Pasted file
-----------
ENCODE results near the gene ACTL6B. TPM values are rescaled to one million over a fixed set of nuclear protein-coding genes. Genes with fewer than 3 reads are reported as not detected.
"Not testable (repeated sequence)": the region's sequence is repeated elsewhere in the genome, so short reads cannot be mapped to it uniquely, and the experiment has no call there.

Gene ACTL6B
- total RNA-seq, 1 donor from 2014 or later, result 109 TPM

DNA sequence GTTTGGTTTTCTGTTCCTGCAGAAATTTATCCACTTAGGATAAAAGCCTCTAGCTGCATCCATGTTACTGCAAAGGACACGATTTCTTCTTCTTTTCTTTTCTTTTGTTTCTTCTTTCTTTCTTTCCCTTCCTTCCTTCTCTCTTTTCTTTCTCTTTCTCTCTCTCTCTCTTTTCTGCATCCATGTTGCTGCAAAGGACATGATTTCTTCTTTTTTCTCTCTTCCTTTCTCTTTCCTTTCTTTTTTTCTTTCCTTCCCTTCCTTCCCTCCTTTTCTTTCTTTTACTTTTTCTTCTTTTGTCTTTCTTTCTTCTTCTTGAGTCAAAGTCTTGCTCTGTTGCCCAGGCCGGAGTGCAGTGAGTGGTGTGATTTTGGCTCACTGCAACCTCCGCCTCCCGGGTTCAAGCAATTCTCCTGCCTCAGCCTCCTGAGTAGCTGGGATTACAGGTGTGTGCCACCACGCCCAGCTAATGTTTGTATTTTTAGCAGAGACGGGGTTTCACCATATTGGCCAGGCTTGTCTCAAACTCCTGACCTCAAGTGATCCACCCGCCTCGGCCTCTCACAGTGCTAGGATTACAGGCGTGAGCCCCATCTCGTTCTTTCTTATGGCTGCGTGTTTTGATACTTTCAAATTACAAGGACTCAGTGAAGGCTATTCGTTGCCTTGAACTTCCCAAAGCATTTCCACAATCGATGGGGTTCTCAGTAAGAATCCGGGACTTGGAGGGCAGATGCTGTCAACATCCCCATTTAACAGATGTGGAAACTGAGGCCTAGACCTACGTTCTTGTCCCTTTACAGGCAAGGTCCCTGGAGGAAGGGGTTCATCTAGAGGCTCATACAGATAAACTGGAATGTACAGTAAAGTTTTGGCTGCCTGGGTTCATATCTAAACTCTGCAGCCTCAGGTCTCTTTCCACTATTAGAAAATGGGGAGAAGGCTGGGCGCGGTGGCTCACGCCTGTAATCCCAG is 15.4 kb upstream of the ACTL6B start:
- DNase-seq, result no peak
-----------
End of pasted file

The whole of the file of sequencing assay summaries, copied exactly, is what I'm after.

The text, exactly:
ENCODE results near the gene ACTL6B. TPM values are rescaled to one million over a fixed set of nuclear protein-coding genes. Genes with fewer than 3 reads are reported as not detected.
"Not testable (repeated sequence)": the region's sequence is repeated elsewhere in the genome, so short reads cannot be mapped to it uniquely, and the experiment has no call there.

Gene ACTL6B
- total RNA-seq, 1 donor from 2014 or later, result 109 TPM

DNA sequence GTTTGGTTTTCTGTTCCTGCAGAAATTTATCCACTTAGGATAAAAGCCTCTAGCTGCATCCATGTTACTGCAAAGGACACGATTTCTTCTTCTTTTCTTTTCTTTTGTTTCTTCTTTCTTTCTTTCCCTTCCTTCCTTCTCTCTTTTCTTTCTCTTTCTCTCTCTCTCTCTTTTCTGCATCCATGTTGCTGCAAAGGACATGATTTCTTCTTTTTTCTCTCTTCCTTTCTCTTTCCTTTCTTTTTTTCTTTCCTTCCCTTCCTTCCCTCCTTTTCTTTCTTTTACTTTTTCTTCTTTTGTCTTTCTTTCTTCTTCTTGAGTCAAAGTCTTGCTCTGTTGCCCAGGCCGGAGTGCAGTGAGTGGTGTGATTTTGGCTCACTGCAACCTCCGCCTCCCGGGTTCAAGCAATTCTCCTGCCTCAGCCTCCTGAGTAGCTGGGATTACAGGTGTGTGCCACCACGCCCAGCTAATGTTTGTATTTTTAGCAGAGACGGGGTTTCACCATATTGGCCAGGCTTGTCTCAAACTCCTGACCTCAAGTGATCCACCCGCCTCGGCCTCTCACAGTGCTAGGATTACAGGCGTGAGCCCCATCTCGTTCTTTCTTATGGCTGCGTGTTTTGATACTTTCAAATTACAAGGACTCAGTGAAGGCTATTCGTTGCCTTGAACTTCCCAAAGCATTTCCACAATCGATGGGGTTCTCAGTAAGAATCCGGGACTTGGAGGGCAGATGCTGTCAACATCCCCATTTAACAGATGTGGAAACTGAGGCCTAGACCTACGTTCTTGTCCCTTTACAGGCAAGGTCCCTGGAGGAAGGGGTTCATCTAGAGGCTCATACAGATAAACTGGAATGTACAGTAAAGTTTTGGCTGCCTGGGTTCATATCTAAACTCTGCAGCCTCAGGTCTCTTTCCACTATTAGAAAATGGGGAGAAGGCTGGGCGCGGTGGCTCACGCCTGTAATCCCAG is 15.4 kb upstream of the ACTL6B start:
- DNase-seq, result no peak